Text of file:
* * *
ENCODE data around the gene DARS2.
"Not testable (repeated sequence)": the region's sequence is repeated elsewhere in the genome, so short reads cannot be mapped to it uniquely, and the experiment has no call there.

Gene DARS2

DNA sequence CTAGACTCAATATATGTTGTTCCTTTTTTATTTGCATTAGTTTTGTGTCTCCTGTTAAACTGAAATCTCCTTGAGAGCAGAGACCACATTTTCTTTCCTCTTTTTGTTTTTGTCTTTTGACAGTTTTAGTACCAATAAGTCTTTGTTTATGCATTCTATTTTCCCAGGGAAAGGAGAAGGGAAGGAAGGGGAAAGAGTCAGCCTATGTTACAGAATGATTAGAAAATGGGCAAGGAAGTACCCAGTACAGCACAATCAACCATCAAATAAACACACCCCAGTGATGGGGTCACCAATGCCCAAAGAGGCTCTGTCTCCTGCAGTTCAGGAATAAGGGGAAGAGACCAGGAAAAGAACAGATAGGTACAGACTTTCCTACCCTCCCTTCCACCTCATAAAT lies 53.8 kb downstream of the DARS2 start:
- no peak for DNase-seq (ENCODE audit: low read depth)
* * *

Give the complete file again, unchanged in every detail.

ENCODE data around the gene DARS2.
"Not testable (repeated sequence)": the region's sequence is repeated elsewhere in the genome, so short reads cannot be mapped to it uniquely, and the experiment has no call there.

Gene DARS2

DNA sequence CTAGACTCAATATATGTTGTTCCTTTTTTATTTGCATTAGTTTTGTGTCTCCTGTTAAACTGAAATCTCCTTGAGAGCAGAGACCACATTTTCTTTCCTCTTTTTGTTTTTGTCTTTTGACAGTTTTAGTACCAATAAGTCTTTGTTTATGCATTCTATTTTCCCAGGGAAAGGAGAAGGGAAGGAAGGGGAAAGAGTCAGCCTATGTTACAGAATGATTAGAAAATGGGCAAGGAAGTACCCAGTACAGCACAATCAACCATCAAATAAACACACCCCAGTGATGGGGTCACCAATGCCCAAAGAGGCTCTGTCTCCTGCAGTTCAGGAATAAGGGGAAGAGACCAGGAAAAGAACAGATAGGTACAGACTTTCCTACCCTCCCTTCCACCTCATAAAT lies 53.8 kb downstream of the DARS2 start:
- no peak for DNase-seq (ENCODE audit: low read depth)